How Do Savings Bonds Work? Is My Money Safe if I Purchase Them?

B is for Bond.

These are questions most people ask when they consider buying savings bonds. Yes, your investment in savings bonds is one of the most safe investments you can make. You’re purchasing the bond and giving the government cash, which they pay you interest back on at a later date. It’s rather like the government borrowing a small amount of money from you, and paying interest on the loan.

Savings bonds are issued by the United States government.

They’re non-transferable, which simply means they must be sold by the government. You can buy savings bonds in a variety of denominations, with $50 and $100 savings bonds being quite popular amounts. You pay less than face value for the bond, and it begins earning interest so that when it matures, usually in several years, the bond is worth the face value. Most bonds will continue to earn interest for years after maturity, so by the time you cash in a bond it can be worth much more than its face value. Some bonds will continue to accumulate interesting for up to 30 years, so if you wish you can leave your investment long-term and still continue to earn profits.

Because savings bonds are registered securities, they’re replaceable.

If they’re damaged, stolen or lost, there is a record of your ownership of the bond so you don’t lose your money. And the amount of a savings bond can never go down, so the money you invest in a bond cannot be lost. Savings bonds are also fairly fluid—the money isn’t locked away so that you can’t get to it in the case of an emergency. But if you cash in a bond early, you won’t see the full return as it won’t be worth its face value yet. And bonds cashed before 5 years are also subject to an interest penalty. But for some, that risk is worth knowing that they can withdraw cash from their investment at any time.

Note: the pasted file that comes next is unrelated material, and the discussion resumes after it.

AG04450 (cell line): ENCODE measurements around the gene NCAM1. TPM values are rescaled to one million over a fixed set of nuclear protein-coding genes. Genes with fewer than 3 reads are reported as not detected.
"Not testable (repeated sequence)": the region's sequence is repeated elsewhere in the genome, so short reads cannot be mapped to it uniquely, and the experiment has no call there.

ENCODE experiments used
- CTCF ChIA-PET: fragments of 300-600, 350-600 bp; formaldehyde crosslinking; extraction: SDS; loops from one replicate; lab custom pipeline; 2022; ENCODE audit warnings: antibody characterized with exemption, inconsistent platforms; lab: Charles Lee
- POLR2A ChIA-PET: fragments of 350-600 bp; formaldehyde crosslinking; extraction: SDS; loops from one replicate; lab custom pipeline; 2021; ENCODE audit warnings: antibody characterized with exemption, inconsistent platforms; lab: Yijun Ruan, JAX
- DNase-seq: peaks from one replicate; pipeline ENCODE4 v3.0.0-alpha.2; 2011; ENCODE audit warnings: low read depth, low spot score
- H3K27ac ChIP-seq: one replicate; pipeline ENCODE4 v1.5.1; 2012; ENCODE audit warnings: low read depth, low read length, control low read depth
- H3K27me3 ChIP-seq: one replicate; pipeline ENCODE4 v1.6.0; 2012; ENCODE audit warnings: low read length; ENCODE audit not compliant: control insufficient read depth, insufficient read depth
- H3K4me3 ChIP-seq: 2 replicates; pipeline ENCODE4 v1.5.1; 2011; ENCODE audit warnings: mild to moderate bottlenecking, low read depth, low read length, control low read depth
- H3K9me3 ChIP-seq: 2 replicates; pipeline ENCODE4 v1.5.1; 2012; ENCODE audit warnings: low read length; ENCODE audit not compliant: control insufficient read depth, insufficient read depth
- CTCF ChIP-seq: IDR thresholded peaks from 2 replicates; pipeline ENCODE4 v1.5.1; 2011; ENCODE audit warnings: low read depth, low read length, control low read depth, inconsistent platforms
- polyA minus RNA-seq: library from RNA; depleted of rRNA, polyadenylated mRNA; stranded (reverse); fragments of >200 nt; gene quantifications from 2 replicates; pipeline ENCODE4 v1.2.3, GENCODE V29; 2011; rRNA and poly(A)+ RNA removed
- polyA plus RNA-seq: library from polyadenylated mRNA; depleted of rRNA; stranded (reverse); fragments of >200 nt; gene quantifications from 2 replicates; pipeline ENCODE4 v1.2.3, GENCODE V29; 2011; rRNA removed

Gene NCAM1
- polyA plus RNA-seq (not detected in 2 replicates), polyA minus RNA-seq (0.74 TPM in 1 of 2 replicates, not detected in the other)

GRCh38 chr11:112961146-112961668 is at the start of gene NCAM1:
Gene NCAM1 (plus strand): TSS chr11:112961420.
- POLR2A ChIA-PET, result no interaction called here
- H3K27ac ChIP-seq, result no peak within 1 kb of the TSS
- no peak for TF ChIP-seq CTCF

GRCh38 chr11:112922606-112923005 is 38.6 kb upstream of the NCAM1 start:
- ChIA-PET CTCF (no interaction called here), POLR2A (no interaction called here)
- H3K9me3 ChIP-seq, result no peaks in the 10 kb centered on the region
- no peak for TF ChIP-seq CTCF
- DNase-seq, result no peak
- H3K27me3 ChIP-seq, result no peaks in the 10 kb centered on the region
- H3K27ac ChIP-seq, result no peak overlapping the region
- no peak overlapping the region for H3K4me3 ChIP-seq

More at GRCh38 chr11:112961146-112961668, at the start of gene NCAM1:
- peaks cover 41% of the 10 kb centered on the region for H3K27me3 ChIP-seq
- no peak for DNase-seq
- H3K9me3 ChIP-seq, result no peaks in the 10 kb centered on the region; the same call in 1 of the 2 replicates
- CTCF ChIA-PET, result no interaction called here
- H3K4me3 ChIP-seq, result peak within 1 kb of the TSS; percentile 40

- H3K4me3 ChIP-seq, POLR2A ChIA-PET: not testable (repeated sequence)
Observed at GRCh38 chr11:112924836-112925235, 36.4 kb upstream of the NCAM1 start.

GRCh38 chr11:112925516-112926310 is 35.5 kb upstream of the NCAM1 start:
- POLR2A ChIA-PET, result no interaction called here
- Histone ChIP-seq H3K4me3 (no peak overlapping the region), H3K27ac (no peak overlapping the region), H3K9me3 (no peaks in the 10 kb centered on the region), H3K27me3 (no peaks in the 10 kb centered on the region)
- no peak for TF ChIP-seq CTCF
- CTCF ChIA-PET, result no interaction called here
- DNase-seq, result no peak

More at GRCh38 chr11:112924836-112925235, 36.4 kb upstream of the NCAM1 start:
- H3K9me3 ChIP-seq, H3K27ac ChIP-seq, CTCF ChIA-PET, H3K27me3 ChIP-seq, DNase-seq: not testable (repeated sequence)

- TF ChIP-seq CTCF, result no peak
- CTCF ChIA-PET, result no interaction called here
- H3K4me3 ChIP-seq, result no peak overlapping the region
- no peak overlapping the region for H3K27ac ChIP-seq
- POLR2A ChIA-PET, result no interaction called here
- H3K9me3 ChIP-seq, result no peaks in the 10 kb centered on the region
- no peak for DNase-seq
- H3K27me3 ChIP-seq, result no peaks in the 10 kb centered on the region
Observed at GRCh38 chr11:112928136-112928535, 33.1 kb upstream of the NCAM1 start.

When you purchase savings bonds, you do have to pay Federal Income Tax on the interest they earn.

But you can ease this burden on yourself—a wise choice if you have multiple high-value bonds—by paying the tax on this interest yearly. Or you can opt to wait until the bond is cashed in and pay this tax in one lump sum. You’ll only pay federal tax on bonds, not state or local tax, and if you use the bonds toward education, taxes are sometimes waived.

The two types of bonds you can purchase today are Series EE bonds or Series I bonds.

For Series EE bonds (also called Patriot Bonds) you’ll pay half the face value and it will draw interest every month for 30 years. Series I bonds also accrue monthly interest for 30 years, but you pay full face value for the bond and the interest rate varies with the current inflation indexes.

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